Mental Illness in Childhood: The Power of Early Detection and Treatment

A new video from our partner MedStar Georgetown University Hospital underscores why we have made mental wellness a core component of our wrap-around supports for young children in the District of Columbia. The video (“Child Psychiatry: Ask Dr. Matthew Biel”), an interview with the hospital’s Chief of Child and Adolescent Psychiatry, allows us to more thoroughly understand mental illness in childhood and the importance of early interventions in health and development.

“50% of all mental illness begins before the age of 14…and 75% of all mental illness begins before the age of 24. So mental health problems like bipolar disorder, schizophrenia, depression, addiction…these problems usually start in childhood and adolescence. If we as a culture and as a health system can identify these problems earlier, work on them and bring our effective treatments earlier to the folks that need them earlier in life, the long-term impacts are going to be really, really positive.”

— Matthew Biel, MD, MSc

The Bainum Family Foundation’s holistic approach goes beyond addressing emotional or educational gaps in a piecemeal fashion. Instead, we work to engage families, connect all systems and enhance early environments — as Dr. Biel suggests — to ensure that no child slips through the cracks.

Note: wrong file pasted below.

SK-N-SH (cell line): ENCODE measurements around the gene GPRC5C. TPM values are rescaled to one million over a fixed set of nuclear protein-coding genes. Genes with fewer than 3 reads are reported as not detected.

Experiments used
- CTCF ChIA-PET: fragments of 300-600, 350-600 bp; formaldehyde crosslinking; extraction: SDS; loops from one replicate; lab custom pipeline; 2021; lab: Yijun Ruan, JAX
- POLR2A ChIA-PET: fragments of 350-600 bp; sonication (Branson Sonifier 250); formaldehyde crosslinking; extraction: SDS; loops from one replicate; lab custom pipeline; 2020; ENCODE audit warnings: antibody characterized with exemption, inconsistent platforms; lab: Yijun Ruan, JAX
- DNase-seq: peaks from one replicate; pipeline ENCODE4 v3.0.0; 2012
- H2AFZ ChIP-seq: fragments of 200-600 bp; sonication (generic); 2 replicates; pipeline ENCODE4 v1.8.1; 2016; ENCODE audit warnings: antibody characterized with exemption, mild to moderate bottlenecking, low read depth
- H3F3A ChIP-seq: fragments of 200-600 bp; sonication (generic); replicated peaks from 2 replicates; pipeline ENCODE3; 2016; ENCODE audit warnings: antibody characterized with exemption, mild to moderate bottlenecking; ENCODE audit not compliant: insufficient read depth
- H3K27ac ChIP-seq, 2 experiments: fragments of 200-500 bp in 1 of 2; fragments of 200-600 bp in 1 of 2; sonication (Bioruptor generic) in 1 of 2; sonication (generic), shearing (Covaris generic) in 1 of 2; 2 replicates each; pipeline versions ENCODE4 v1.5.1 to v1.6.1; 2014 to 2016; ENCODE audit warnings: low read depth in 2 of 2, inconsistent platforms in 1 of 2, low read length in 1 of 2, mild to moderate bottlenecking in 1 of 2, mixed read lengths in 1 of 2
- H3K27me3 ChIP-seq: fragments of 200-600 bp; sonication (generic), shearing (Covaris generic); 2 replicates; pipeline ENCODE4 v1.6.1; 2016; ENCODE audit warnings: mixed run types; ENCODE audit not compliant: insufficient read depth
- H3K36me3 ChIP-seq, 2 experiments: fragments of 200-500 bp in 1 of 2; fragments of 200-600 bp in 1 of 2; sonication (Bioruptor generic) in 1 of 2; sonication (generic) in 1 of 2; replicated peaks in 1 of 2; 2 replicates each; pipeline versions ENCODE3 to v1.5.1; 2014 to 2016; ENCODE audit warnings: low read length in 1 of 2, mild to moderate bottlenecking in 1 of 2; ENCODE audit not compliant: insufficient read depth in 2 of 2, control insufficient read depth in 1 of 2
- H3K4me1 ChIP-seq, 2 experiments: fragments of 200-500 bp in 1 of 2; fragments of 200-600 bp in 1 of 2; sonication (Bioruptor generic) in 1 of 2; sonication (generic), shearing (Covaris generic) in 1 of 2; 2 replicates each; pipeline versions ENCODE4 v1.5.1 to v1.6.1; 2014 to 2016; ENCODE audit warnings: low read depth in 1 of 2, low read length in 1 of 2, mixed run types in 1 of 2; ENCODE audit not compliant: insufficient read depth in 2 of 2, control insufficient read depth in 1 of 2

“We know that mental health problems, when present in childhood, are real and are treatable and yet they often go unrecognized. When they go unrecognized, they don’t tend to get better on their own. The best experts on kids [are] their families, and families oftentimes know when something is not going right.”

MedStar Georgetown partners with Children’s National Medical Center in the Early Childhood Innovation Network (ECIN) to educate child health care providers and policy makers about the impacts of poverty, trauma, and adverse childhood experiences in early childhood on long-term health and development. As part of the Foundation’s Birth-to-Three Policy Alliance, ECIN advocates for policy and practice solutions to eliminate or ameliorate these harmful effects. By bringing this kind of expertise to the same table, our collaborative efforts will move the needle for children and families in the District of Columbia and beyond.

Watch the full video here.